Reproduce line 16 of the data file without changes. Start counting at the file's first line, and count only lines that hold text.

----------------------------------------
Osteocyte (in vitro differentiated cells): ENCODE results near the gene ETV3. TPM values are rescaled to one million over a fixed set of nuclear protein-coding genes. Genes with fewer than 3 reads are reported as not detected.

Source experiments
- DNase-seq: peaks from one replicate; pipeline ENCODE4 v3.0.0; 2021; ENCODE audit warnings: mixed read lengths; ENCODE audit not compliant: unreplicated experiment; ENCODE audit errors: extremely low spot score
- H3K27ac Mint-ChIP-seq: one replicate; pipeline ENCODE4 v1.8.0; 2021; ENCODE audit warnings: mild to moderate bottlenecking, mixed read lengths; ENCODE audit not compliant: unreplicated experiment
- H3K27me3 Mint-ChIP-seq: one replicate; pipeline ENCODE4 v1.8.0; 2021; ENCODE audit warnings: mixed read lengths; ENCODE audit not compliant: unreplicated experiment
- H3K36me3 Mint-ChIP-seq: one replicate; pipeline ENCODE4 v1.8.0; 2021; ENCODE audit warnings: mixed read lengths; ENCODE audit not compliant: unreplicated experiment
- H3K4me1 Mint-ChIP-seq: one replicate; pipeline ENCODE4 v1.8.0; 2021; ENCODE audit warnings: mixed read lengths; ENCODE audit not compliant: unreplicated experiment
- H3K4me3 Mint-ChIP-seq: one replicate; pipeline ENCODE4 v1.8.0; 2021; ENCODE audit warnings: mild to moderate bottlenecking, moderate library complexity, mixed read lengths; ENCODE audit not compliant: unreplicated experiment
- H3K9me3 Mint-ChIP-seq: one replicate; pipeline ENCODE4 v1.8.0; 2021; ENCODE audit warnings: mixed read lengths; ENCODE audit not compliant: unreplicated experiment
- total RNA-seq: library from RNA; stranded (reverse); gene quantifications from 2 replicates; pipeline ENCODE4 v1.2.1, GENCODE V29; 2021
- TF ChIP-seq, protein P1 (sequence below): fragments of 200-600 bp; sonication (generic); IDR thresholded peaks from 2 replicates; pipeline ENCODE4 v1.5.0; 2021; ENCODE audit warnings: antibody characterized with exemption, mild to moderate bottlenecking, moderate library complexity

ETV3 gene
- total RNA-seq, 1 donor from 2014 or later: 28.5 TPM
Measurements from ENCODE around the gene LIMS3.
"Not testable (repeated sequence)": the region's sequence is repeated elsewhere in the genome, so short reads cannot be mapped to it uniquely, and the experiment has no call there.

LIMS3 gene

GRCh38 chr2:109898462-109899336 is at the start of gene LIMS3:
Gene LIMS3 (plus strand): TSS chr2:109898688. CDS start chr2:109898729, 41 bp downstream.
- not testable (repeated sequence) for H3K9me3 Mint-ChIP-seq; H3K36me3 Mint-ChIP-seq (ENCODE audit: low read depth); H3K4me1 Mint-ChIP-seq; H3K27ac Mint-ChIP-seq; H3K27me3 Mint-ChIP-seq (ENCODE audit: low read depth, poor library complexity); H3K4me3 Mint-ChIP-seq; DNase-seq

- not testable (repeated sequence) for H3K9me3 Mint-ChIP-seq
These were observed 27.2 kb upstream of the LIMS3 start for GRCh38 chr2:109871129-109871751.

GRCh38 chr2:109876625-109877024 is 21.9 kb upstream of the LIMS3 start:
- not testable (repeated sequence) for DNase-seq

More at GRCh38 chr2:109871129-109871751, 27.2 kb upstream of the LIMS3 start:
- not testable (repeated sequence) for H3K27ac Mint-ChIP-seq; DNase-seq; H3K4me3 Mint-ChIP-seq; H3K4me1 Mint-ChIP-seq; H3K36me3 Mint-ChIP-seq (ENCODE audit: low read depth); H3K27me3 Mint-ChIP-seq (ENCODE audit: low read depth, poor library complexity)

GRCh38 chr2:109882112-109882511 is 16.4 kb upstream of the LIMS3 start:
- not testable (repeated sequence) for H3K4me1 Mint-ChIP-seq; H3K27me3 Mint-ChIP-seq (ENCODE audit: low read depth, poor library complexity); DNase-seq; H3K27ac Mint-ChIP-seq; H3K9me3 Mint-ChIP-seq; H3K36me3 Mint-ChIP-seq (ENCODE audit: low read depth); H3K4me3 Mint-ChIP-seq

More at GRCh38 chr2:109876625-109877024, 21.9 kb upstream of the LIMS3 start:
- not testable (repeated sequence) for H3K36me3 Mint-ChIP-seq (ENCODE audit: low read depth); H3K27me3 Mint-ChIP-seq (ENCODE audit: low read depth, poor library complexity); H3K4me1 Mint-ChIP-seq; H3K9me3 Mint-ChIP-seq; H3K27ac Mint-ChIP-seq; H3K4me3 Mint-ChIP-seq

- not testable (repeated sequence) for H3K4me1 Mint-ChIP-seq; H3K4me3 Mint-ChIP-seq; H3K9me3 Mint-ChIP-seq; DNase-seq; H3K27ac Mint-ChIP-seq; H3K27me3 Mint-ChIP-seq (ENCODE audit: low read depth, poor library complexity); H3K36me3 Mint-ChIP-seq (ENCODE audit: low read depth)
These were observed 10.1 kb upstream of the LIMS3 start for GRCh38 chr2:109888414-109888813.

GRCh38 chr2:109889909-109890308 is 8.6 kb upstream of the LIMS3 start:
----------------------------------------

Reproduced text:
LIMS3 gene